Some heavy snow fell again in Chamonix giving excellent conditions but poor visibility. Jane and I enjoyed some piste and forest runs around Grands Montets on the first day. It was a Thursday so the lifts were good and quiet, we ate a good ski lunch in the Plan Joran restaurant, a highly recommended self-service.
On friday I took a guide, Xavier Vimal from the Compagnie des Guides in Argentiere. We skied the Argentiere Glacier along the classic left flank route, rejoining the Point de Vue piste just above the Lognan Refuge. The snow was in fine condition but the visibility was dreadful.
Next, we tackled the Combe de la Pendant, from the top of the Bochard accessing it from the Chamois piste’s uppermost section. The Combe contained deep choppy snow and was enjoyable. We continued down the Combe until it reached a plateau at the tree line and then took a difficult forest descent through the Foret du Lavancher. Real combat skiing through the varosses before joining the Grand Balcon Nord trail down into Le Lavancher itself. It’s a pretty little village with some very old and authentic chalets, it’s also rather unspoilt compared to some of the other villages in this valley.
Another excellent short trip… Some more pictures
Jane and I headed out to Chamonix to celebrate my 30th birthday last week. I love visiting The Chamonix Valley before it all opens in December, and it has become something of a tradition in recent years.
This year the whole of Europe was blanketed in deep snow and Chamonix was experiencing perishingly cold conditions reaching -26 at the top of the Grands Montets.
Grands Montets, Tabé / Plan Joran couloirs
The first day we skied at Grands Montets in near white out conditions but to constant hard falling snow which laid thick under foot. By the time we had done a run and taken a lift back up the tracks had been covered and new powder had set down. The snow was typical for very cold conditions in that it could not be melded together into pack and was very powdery. I didn’t really have the right wax on my skis for these conditions (cold wax advised) and experienced some sticking under the skis particularly when trying to skate on flatter sections.
Some excellent fresh tracks were had in the little couloirs in this sector, these are ideal for this sort of day when the conditions are too severe to head further off the beaten track as you always have the security of bailing out onto Plan Joran or following the Tabé chairlft.
Brevent / Flégère opening day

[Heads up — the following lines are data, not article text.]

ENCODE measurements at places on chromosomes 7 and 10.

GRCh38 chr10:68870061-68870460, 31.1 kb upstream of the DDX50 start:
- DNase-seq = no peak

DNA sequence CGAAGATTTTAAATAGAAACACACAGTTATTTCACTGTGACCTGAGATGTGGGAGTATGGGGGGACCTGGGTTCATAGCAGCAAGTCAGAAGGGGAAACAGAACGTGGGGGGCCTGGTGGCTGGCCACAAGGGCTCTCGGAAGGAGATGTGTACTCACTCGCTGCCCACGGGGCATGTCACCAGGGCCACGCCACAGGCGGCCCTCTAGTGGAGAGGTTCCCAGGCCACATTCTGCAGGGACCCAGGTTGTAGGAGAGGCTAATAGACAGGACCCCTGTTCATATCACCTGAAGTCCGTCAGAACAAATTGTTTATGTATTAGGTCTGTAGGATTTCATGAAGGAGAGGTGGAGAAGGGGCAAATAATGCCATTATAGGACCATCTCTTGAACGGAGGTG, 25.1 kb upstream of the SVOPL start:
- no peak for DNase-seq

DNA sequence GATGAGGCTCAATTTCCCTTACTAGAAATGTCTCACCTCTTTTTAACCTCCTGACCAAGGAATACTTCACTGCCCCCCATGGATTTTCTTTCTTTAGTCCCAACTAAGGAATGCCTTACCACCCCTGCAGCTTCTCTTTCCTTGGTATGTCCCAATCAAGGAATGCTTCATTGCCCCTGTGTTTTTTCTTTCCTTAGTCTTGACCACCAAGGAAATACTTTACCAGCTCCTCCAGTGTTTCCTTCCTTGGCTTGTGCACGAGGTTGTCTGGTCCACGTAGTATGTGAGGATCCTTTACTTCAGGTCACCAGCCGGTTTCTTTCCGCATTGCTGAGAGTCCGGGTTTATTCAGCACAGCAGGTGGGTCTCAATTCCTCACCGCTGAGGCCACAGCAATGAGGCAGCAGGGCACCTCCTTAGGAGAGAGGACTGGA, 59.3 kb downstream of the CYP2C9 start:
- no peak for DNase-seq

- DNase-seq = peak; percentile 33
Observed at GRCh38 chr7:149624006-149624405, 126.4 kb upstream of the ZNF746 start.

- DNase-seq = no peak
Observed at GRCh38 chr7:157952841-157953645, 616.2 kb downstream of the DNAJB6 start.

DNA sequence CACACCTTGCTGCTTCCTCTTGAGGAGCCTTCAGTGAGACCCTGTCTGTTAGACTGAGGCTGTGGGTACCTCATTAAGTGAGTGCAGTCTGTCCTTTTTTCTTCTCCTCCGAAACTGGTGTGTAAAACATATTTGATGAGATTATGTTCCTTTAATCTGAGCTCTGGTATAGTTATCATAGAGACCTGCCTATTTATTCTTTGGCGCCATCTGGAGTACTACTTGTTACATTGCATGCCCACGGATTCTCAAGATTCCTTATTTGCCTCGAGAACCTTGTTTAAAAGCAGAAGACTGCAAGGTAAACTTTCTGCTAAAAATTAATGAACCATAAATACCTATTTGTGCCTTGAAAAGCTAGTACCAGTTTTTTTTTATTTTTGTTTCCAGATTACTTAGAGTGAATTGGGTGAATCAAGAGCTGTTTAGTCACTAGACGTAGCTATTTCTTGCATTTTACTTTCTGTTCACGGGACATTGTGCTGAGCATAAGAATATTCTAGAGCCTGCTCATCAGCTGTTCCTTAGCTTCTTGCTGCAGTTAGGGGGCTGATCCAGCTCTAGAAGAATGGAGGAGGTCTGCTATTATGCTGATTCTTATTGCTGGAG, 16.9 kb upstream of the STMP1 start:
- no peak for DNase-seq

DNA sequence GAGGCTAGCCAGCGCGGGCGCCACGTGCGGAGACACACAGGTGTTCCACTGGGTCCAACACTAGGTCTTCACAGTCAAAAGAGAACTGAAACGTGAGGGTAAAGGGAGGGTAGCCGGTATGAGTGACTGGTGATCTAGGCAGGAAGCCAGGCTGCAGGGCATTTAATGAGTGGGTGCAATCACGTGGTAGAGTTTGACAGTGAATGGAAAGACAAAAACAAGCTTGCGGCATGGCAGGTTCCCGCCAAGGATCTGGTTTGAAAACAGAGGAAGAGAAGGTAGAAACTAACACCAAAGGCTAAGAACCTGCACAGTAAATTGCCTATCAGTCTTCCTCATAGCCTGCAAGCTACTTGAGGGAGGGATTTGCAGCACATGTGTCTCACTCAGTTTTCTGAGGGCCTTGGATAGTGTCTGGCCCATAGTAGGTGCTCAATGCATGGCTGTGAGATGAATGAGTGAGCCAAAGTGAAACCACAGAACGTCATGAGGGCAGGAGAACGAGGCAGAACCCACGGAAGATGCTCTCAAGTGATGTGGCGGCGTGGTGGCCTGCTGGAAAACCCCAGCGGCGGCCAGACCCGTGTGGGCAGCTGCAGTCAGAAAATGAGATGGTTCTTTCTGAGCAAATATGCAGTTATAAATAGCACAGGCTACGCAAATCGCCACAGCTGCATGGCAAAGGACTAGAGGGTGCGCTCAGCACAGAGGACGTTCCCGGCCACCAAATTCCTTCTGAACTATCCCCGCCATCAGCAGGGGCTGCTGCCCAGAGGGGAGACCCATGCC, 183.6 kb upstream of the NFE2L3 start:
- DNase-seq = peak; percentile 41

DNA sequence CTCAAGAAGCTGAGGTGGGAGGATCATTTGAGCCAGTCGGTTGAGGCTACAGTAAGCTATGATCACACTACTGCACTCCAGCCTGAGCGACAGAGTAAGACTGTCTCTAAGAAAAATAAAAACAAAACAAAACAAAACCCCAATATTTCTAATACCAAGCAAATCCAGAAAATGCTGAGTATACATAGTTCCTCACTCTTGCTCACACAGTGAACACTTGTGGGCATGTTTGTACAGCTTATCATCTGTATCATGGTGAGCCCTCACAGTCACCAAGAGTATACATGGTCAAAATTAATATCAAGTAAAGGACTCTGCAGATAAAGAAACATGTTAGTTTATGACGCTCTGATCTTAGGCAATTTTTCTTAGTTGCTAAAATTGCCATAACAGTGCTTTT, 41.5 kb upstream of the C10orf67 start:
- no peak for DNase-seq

Usually the opening day is very popular and the slopes are busy, but this year access to Chamonix was limited by the severe snowstorms across Europe, particularly hitting France and obviously preventing people from travelling since the slopes were totally empty.
Unusually we were still hitting fresh tracks at 12:00, there was some wonderful deep fluffy powder skiing. I had a little misadventure in the Cornu sector when I lost a ski in deep snow on a 50 degree slope and fell quite a distance. The climb back up to retrieve my kit was pretty hairy.
The site of my misadventure
We enjoyed a nice meal with Simone and Wendy from Alpybus in Le Sarpé in Bois (nr Les Praz) which is a lovely traditional little wooden mountain restaurant. It is always reassuringly full of locals with Génepy on free pour.
Le Tour / Domaine de Balme
For our final day of skiing we headed up the valley to Le Tour, I had the intention of skiing off the back of the Col de Balme down to Vallorcine to take Jane for lunch in the nice little restaurant in the train station, however there were aggressive winds damaging the snow so I opted against it, for the better.
Instead we found this charming little restaurant where I had the best Tartiflette I’ve ever had, I think it was called Belle Alpage… it was on the skier’s left of the Aiguillette piste. There was also some excellent fresh snow to be found to the ascenders left of the Aiguillette drag lift (see short video).
Stuck in Geneva
We joked about not being able to get home whilst skiing, but this in fact came true. During our descent to Geneva there were heavy snowstorms laying on the roads faster than they could be cleared and Swiss sent me an SMS informing us that the flight was cancelled so we spent the night in Geneva with Simone and Wendy and had a nice pizza.
The next day we arrived at the airport at about 0915 and Swiss put us on the next flight only 45 mins later, great service.
Last week Jamie, Alistair and myself decided to head over to Austria for the early snow on the Hintertux Glacier in Zillertal, Austria.
We flew with Lufthansa to Munich at an insanely early hour on Thursday morning so that we could drive down to Austria and get at least a few hours of skiing on the first day. I drove so I was very tired when we finally reached 3250m at the top of Hintertux, but that wave of tiredness soon gave way to exhiliration. It was a beautiful blue sky day
We stayed in the charming Bruekenhof gasthaus in Finkenberg, down the valley. This is a lovely place run by a charming Austrian lady and her family, and very cheap at €90pp for 3 nights. Recommended. The ski bus leaves from right outside.
It snowed heavily for 24hrs straight on our second day, giving white out conditions and very hard skiing. The powder was almost sticky under the ski, I don’t think I had the right wax on to cope with the -10 conditions.
Thankfully our third day of skiing was another blue sky special, with the added bonus of all of the snowfall from the previous 24hrs.
Apres ski in Hohenhaus Tenne wasn’t half bad either, you simply cannot beat Austria for actually feeling like you are amongst the mountains.